The groundbreaking for the main span of the new bridge over the Mississippi River was canceled last week because federal officials were unable to get out of Washington D.C. to make the event.Â But the contracts are set and work is starting:
The New Mississippi River Bridge is part of a group of roadway improvement projects that will connect I-70 at the I-55/64/70 interchange in East St. Louis to I-70 near Cass Avenue in Missouri. The entire project will cost a total of $670 million and is being funded through a combination of federal and state funds. The New Mississippi River Bridge project is expected to be completed in 2014.
When complete, in just four years, I-70 traffic that is currently routed between the Jefferson National Expansion Memorial (aka The Arch) and downtown St. Louis will now bypass the area to the North.
With I-70 traffic being rerouted we are given an rare opportunity to correct a past mistake.Â For decades the Arch grounds have been disconnected from the rest of the city.Â Many of us now share a common vision to make a better connection andÂ support is quickly growing:
“Today’s editorial in the St. Louis Post Dispatch calls for big thinking in aligning solutions for transportation and the decades-old challenge of eliminating the barriers between Downtown and the Arch. The Post suggests that the new Mississippi River Bridge is the key: this major public works project is expected to carry a lot of I-70 traffic, potentially making it possible to eliminate the depressed freeway and create a boulevard that would connect Downtown to the Arch. More details about this radical idea are available at www.citytoriver.org.
Before the naysayers get going, thought I would share: this is similar big thinking to what they did in downtown Fort Worth ten years ago. An elevated six-lane freeway divided the southern end of their downtown, cutting the downtown in two, and contributing to blight for more than forty years. When a freeway expansion was proposed by TXDOT in the late 1990’s, downtown leaders rallied around an alternative solution to instead tear down the elevated decks, and build a grand boulevard designed to slow traffic and revitalize the southern end of their downtown. This big idea was very controversial, and it took tremendous political capital, funding and even legal action to accomplish — but it got done, when many said it would never happen. Since the freeway was re-routed and the new Lancaster Boulevard opened there, millions of dollars have been reinvested in adjacent mixed-use properties, and most recently a new $200M convention hotel opened within a block of where the old elevated freeway stood. Similar projects have been undertaken to remove or reroute freeways adversely affecting the downtown experience in cities like San Francisco and Milwaukee; the effects are transformational. Today’s editorial calls for creative solutions and inclusion of this idea of a boulevard as a viable solution in the National Park Service’s Gateway Arch International Design Competition currently underway…..sounds reasonable and worth exploring to me. – Maggie Campbell Partnership for Downtown St. Louis President & CEO March 1, 2010″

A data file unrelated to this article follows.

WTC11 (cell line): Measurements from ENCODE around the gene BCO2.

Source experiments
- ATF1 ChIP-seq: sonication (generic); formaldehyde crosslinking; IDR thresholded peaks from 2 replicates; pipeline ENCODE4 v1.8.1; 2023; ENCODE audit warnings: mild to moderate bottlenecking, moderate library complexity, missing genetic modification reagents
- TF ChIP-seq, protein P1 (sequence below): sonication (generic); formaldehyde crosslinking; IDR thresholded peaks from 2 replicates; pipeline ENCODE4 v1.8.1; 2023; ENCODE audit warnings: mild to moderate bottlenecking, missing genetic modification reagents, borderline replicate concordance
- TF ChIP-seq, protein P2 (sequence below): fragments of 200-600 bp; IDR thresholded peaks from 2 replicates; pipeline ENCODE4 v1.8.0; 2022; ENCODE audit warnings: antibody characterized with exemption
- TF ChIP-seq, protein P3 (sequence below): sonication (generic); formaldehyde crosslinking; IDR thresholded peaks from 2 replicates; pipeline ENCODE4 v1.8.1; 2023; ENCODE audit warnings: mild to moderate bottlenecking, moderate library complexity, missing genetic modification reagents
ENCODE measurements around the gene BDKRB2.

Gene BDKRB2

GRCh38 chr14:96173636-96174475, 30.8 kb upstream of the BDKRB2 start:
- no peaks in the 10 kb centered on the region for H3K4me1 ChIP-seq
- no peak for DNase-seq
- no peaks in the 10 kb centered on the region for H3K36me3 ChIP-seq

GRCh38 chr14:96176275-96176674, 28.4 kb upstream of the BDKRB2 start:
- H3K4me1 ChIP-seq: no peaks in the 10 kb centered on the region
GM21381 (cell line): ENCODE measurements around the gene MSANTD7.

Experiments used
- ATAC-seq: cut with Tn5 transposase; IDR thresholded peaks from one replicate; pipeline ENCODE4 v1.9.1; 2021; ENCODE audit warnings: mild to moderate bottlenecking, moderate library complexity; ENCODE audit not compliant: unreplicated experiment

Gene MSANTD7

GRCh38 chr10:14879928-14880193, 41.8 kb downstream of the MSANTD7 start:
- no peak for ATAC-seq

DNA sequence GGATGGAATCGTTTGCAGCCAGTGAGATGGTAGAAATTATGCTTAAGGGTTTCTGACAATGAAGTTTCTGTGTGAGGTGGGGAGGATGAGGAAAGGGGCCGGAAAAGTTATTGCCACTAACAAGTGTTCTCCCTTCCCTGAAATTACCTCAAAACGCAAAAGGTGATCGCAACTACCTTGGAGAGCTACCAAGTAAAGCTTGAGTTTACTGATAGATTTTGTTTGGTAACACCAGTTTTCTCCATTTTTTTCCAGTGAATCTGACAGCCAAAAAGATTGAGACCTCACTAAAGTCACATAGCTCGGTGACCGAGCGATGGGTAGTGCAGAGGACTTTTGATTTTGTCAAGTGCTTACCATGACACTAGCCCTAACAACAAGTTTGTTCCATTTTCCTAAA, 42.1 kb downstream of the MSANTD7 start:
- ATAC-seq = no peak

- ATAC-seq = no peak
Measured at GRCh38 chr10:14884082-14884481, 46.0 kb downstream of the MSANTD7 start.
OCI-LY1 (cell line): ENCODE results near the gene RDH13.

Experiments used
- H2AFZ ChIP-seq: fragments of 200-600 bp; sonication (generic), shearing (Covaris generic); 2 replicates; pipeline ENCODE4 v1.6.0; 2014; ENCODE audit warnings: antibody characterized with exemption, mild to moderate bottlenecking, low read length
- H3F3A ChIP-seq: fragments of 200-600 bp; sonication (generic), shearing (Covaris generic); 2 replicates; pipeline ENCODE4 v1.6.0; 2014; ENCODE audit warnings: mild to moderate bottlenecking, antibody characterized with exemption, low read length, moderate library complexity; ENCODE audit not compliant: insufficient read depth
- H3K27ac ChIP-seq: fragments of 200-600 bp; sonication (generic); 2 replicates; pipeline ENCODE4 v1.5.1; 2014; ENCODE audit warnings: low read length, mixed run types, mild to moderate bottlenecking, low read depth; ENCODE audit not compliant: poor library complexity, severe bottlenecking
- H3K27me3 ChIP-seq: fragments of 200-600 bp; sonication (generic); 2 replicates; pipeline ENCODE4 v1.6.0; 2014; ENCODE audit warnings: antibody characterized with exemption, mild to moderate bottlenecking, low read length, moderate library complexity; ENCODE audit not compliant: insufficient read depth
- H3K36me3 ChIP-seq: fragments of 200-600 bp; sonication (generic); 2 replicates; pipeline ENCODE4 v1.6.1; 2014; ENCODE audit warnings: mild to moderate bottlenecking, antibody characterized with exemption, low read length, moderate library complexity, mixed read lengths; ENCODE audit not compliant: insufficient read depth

Can’t get a much better endorsement than that! Still not convinced? Read on….
Last year MoDOT finally improved the ability to cross over the depressed highway lanes:
But the ramps and crossings don’t make the experience anymore inviting.
The experience of walking along Memorial Drive is anything but memorable, except that you may remember how drab it is.
Can it get any worse than the above? Why yes, it can.
Just rotate to look to the West and there between the buildings is Busch Stadium. The distance as the crow flies is 960 feet, less than a quarter mile walk.Â Before and after the 81 home games per year fans should be walking up and down Memorial Drive and spending time on the Arch grounds.Â The nearest route from Busch to the Arch grounds is along Walnut. That requires a walk of 2,570 feet to reach this same spot.Â For the new accessible crossing at Market St you’d need to walk 3,250 feet. People will walk a quarter mile but not more than a half mile each way.
Hopefully you will support the effort to remove what never should have been built in the first place!Â Many predicted disaster when MoDOT shut down 8 miles of I-64 for two years but we survived.Â This can happen. This should happen!
Please support the City to River movement:
With a competitionÂ (FRAMING A MODERN MASTERPIECE: The City + The Arch + The River 2015 international design competition) currently underway now is the time to tell everyone you know about this idea.Â Ideally we’d spend the next four years planning the work while the new bridge is being constructed.Â When the new bridge opens to carry non-local I-70 traffic then work can begin on removing the old lanes as well as lots of private development on adjacent land.
– Steve Patterson